Johnson & Johnson’s vaccine safe and effective, FDA review concludes


A sign at the Johnson & Johnson campus on August 26, 2019 in Irvine, California.
Enlarge / A sign at the Johnson & Johnson campus on August 26, 2019 in Irvine, California.

Johnson & Johnson’s single-shot COVID-19 vaccine is effective and has a “favorable safety profile,” according to scientists at the Food and Drug Administration.

The endorsement comes out of a review released by the regulatory agency Wednesday. The FDA has been looking over data on Johnson & Johnson’s vaccine since February 4, when the company applied for Emergency Use Authorization. The agency’s green light is a positive sign ahead of this Friday, February 26, when the FDA will convene an advisory committee to make a recommendation on whether the FDA should grant the EUA. The FDA isn’t obligated to follow the committee’s recommendation, but it usually does.

If Johnson & Johnson’s vaccine is granted an EUA, it will become the third COVID-19 vaccine available for use in the US. The other two vaccines are both two-dose, mRNA-based vaccines, one made by Pfizer and its German partner BioNTech and the other from Moderna, which developed its vaccine in collaboration with researchers at the US National Institutes of Health.

According to data from a Phase III clinical trial involving more than 44,000 participants, Johnson & Johnson’s vaccine is less effective than the two mRNA vaccines, which were both around 95 percent effective at preventing symptomatic COVID-19. Johnson & Johnson’s vaccine was found to be 66 percent effective overall at preventing moderate to severe COVID-19. However, efficacy differed based on the trial’s location sites, with efficacy found to be 72 percent in the United States, 66 percent in Latin America, and 57 percent in South Africa. The differences may be partly explained by the circulation of variants in Latin America and South Africa, which have been found to reduce the efficacy of vaccines.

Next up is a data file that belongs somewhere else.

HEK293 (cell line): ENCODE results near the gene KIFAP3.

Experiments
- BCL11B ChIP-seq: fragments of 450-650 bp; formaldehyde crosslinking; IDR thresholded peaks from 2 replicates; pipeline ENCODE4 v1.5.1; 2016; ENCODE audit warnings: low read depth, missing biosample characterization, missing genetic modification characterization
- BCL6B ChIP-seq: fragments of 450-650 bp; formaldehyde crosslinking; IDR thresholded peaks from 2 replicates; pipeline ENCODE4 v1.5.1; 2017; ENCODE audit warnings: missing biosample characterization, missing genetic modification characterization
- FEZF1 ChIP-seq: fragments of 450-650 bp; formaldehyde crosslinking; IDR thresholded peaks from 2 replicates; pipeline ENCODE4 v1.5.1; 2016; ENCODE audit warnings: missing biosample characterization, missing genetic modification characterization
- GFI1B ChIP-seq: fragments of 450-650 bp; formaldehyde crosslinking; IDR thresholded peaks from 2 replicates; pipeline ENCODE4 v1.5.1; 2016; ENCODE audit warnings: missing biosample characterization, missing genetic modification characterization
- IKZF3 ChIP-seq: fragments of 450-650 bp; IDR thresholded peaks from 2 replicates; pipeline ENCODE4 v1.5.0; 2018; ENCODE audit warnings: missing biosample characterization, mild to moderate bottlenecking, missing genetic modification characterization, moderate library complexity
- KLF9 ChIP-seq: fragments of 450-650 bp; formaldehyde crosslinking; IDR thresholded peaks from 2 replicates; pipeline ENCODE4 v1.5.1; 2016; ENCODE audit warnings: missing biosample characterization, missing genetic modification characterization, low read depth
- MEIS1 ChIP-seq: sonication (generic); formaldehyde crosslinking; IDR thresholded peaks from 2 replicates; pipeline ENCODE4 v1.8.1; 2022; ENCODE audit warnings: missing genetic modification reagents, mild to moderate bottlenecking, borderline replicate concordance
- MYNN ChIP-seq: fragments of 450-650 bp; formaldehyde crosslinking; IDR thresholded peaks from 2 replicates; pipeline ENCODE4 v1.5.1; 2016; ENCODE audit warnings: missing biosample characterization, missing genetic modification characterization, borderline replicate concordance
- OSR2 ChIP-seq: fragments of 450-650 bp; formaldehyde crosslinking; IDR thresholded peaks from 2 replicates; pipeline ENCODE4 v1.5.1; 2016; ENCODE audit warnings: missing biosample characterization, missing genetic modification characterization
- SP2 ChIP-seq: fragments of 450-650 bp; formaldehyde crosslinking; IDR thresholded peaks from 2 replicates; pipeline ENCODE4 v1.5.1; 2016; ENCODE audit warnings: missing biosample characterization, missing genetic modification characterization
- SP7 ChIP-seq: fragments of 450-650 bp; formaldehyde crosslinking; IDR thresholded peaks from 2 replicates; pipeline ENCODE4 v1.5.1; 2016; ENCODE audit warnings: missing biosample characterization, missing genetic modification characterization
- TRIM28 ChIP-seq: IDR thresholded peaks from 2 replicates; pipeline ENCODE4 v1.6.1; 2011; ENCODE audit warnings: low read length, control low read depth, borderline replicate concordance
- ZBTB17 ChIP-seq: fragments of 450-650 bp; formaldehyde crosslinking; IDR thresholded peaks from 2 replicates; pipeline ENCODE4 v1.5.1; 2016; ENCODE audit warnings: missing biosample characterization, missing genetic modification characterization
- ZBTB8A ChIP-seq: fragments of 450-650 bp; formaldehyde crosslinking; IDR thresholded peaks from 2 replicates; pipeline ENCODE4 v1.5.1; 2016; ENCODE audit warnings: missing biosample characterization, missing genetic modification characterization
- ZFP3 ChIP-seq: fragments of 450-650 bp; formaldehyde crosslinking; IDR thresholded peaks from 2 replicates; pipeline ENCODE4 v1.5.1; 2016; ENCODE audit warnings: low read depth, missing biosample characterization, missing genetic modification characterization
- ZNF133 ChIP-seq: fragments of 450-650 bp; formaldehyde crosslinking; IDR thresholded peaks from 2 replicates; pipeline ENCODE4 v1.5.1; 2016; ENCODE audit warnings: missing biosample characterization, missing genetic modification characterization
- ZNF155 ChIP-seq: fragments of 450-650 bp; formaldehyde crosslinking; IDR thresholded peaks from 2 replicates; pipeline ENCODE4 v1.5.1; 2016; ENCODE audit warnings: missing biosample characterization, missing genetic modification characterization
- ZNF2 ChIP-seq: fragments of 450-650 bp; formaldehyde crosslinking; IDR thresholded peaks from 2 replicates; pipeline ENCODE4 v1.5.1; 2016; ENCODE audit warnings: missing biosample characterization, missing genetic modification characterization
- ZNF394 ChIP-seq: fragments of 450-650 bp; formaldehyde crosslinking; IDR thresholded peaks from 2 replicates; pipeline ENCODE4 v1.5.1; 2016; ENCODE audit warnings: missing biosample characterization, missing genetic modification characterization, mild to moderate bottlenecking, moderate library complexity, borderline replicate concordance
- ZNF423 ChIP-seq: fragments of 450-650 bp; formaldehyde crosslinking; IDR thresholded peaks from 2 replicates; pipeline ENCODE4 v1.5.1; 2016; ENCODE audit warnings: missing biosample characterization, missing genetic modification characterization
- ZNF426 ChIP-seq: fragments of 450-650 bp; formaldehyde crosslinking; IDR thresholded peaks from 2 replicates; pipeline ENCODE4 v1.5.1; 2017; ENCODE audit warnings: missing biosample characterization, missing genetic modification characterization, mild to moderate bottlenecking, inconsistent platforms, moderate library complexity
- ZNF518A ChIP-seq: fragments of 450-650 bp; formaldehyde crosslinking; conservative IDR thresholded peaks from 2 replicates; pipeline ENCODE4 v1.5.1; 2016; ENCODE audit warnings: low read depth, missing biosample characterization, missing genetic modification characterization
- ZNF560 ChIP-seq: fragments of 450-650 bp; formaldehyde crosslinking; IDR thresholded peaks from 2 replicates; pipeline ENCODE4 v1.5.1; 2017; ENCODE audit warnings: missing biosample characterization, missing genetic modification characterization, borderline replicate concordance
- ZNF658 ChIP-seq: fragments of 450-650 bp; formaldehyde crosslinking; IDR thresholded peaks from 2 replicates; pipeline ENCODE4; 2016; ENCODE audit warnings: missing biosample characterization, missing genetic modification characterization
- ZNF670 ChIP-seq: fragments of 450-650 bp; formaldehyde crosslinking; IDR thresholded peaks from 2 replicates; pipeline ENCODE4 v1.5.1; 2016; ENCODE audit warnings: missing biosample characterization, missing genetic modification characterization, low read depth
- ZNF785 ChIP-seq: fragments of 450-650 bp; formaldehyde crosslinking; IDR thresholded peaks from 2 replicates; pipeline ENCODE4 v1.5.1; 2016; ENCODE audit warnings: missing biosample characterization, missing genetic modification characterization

Favorable review

But overall, Johnson & Johnson’s vaccine was 85 percent effective against severe COVID-19. Even in South Africa, the vaccine was 82 percent effective against severe and critical COVID-19, according to the FDA’s review.

After the shot, six vaccinated participants and 42 participants who received the placebo were hospitalized. When researchers looked out 28 days after vaccination, zero vaccinated participants were hospitalized, compared with 16 in the placebo group. There were seven deaths in the trial, but all were in the placebo.

Though the efficacy numbers are lower than the mRNA vaccines, experts spotlight the high efficacy against severe disease and death—the most critical functions of any vaccine. Moreover, Johnson & Johnson’s vaccine has clear logistical advantages over the other vaccines. It is only one shot, rather than two, and it also doesn’t require freezer temperatures during shipping.

In terms of side effects, the FDA found that the vaccine has a favorable safety profile, with no specific safety concerns and the most common effects being mild to moderate pain at the injection site, headache, fatigue, and myalgia.

The fate of the vaccine now moves to the FDA advisory committee, which will dive deeper into all the data. If the FDA grants the EUA, Johnson & Johnson’s executive said in congressional testimony this week that the company would provide 4 million doses after the EUA, with a total of 20 million ready by the end of March and a total of 100 million by the end of June.



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